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Phoenix gets a new set of underwear (driveline upgrades to my FJ40)

Discussion in 'LA- Louisiana Land Krewesers' started by 4xphoenix, Dec 15, 2014.

  1. 4xphoenix

    4xphoenix

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    This thread is going to document in gory detail the upgrades to the 1974 FJ40 I recently purchased from Mike J. The first problem to be addressed is the ridiculous 2:1 low range. Well...my newest bestest buddy, Georg of Valley Hybrids, has provided a solution for that with the, just arrived, Orion 4:1 T-case.
     

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  2. LaMedic

    LaMedic Oh it's not too big...

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  3. Bang Bang

    Bang Bang Age is a state of mind. SILVER Star

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  4. 4xphoenix

    4xphoenix

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    It turns out that the ARB locker for the front was never ordered from ARB by Iron Pig even after they took my money...that explains the huge delay in getting it. I should expect that within 10 days. We will see...
     
  5. LaMedic

    LaMedic Oh it's not too big...

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  6. 4xphoenix

    4xphoenix

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    Most of the parts have arrived; I need to order a couple of specialty tools and a pinion bearing; I am sparing no (cheap) expense with respect to tools...

    Just studying the very detailed instructions from ARB for now.
     

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  7. LaMedic

    LaMedic Oh it's not too big...

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    Tools are something I've always spent the money on. Even more so my trail bag... Last thing I need to do is break the only wrench that fits.
     
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  8. 4xphoenix

    4xphoenix

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    I have been waiting to get the PS installed at Northshore. It is done, and it drives great. Here are photos of the install. They used an 80s vintage minitruck PS box (new), with a GM pump; alas, this required removing the OEM air cleaner and other unwanted parts like the nonfunctioning air pump and associated hardware. I am temporarily keeping the air cleaner and air pump mount bracket. The rest, including a manual steering box, are awaiting hauling to the steel salvage yared...free if anyone wants them.
    IMG_0295.JPG IMG_0297.JPG
    IMG_0294.JPG
     
  9. 4xphoenix

    4xphoenix

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    Unfortunately, while discussing the job with the engine idling, we noticed a puddle of gas on the ground. The fuel pump started leaking like a sieve even with the engine off. I tested this when it was warmer and discovered a secondary fact; the fuel gauge is dead on. I almost ran out of gas driving to Covington and ran out in my driveway attempting to reproduce the leak. However, when this gauge says E, you will know it within 5 minutes...LOL.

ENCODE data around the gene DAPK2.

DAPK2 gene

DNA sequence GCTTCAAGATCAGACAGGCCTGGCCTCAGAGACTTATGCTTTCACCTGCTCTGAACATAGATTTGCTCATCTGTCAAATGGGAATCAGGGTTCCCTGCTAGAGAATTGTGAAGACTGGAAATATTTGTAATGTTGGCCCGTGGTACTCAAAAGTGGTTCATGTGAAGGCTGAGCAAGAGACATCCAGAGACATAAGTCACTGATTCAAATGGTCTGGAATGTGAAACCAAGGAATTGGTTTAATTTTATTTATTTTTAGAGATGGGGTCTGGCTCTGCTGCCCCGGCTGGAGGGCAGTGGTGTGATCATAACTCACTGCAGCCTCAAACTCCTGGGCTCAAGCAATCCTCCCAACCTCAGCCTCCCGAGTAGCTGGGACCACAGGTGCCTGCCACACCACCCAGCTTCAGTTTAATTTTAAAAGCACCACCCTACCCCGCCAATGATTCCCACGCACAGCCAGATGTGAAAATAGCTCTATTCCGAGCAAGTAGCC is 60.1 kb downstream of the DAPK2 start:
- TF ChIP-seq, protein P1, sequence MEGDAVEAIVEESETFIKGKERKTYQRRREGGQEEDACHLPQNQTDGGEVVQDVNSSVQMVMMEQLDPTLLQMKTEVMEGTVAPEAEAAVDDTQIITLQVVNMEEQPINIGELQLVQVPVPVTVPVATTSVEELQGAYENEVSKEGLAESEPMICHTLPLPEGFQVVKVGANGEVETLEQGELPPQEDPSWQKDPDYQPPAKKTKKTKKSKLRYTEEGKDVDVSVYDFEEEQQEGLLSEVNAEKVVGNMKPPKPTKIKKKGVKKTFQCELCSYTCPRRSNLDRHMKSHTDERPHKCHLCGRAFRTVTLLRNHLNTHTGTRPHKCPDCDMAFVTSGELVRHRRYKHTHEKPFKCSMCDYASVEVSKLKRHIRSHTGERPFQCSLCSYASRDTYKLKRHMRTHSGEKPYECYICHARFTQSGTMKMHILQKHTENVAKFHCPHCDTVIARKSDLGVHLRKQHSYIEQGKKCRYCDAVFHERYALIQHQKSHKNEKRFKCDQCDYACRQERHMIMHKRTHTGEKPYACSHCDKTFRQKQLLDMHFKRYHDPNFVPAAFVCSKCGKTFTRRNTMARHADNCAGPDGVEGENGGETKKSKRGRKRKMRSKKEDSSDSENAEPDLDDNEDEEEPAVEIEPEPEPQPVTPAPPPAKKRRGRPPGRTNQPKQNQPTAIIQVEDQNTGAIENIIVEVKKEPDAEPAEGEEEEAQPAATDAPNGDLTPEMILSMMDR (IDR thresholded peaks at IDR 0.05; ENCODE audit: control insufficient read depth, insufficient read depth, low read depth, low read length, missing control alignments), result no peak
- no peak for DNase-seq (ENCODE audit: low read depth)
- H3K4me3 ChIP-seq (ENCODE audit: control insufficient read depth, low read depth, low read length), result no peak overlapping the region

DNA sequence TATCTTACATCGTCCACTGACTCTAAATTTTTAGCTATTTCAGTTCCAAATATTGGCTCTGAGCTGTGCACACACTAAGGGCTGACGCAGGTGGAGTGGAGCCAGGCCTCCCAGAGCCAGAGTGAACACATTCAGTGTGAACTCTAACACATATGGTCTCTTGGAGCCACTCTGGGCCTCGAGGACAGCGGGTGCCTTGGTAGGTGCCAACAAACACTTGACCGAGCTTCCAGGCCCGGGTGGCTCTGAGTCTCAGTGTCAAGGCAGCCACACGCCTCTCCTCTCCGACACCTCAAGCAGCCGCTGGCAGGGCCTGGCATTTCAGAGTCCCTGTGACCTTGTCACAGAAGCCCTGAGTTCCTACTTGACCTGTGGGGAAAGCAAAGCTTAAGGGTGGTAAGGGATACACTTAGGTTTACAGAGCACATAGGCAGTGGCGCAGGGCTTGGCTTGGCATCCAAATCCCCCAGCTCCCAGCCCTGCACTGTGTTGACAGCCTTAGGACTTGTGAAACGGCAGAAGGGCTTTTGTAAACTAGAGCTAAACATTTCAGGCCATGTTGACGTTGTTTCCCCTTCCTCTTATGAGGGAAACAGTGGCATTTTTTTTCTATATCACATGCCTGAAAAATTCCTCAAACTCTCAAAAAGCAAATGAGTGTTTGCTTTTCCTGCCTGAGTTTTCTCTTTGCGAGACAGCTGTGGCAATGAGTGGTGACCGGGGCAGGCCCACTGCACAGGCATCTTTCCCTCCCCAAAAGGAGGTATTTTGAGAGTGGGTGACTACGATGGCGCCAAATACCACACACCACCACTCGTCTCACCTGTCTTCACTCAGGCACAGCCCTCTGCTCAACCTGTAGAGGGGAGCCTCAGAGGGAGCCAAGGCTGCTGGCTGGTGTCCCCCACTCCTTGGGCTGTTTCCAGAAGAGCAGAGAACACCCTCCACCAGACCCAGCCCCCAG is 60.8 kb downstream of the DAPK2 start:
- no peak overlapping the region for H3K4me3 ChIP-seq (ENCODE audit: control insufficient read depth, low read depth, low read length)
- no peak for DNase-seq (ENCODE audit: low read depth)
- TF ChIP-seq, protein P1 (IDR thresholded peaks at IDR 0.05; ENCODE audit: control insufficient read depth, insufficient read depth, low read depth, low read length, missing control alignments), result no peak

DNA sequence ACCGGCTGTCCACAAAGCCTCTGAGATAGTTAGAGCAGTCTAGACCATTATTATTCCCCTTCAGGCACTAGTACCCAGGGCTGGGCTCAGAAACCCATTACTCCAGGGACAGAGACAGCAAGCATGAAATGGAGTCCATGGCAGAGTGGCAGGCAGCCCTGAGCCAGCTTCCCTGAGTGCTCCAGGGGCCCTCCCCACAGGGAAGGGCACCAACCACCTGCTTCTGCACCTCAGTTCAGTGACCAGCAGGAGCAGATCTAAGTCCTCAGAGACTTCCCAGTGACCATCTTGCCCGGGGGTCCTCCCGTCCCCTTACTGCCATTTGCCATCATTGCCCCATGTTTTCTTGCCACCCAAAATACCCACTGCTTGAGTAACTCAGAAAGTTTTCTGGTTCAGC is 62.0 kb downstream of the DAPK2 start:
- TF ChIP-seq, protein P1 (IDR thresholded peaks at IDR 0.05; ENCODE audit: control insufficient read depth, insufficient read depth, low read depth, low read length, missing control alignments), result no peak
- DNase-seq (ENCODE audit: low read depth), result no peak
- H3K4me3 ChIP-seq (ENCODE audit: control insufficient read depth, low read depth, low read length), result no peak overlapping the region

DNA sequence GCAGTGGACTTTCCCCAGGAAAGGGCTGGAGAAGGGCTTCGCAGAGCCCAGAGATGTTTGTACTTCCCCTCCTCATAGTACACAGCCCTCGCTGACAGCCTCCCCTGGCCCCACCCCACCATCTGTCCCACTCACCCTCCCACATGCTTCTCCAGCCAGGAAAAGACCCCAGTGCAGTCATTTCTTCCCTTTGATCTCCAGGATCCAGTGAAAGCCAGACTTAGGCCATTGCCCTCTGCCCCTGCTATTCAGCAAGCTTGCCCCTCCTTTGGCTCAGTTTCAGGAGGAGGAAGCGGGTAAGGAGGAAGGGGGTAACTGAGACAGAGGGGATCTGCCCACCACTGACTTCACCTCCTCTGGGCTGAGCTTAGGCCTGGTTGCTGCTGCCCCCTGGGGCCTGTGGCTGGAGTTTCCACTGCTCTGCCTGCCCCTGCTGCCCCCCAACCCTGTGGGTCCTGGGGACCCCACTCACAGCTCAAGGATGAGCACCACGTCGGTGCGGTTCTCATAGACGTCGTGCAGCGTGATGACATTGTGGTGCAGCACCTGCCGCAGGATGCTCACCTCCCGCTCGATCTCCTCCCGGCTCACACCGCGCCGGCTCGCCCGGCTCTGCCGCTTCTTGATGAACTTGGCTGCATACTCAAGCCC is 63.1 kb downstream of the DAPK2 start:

These are photos of the tools and parts I had to use/remove to get the pump off because I am neither Mr. Fantastic or possessing incredibly strong fingers. There were convenient access holes to get to the necessary bolts for the rock plate but the battery had to be removed. IMG_0301.JPG

    IMG_0300.JPG

    I also found an old disconnected electric fuel pump, which indicates the long-term usefulness of these that served as a convenient plug for the fuel line, because the tank is so high that fuel pours out unless the line is plugged...LOL
     
  10. 4xphoenix

    4xphoenix

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    I now have all of the transplant organs required for Phx's surgery except the disc brake hub kits for the new (not) knuckles I got from Justin. The final solution to the bad fuel pump was an electric and, to solve the foreseeable trail problems from the factory carb that leaked and ran way to rich, is a Weber with a late model breakerless distributor. Fortunately, Justin's salvage was a "Seller pulls it" operation...LOL.

    I now have the disc-brake hubs but they need some work; I have ordered the rebuild kits, new calipers and pads. Here is a photo of all of the ancillary parts required to install the Weber too. IMG_0314.JPG
     

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  11. 4xphoenix

    4xphoenix

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    I have installed the electric fuel pump and the compressor for the ARB while I was fitting the mount plate. I have violated several performance and safety standards for the moment, however. I mounted the fuel pump at battery level, which is slightly above the fuel tank, but it pumped up in less time than the (leaky) mechanical pump did (less than 30 s), from an empty tank. I didn't want to deal with mounting low and near the tank, especially with the likelihood of water and mud damage. I also did not install a proper oil-pressure cut-off for now; it is just running off the ignition, but it has an in-line 15 A fuse, which may be large or small, depending on who you talk to. The power wire from the pump is only 16 gauge so WTF. I did use 14 gauge to supply power. The mount is a leftover 3/16 plate that seems to be a good ground and plenty sturdy. Following the phone guidelines from TPI, I put a filter on each side of the pump.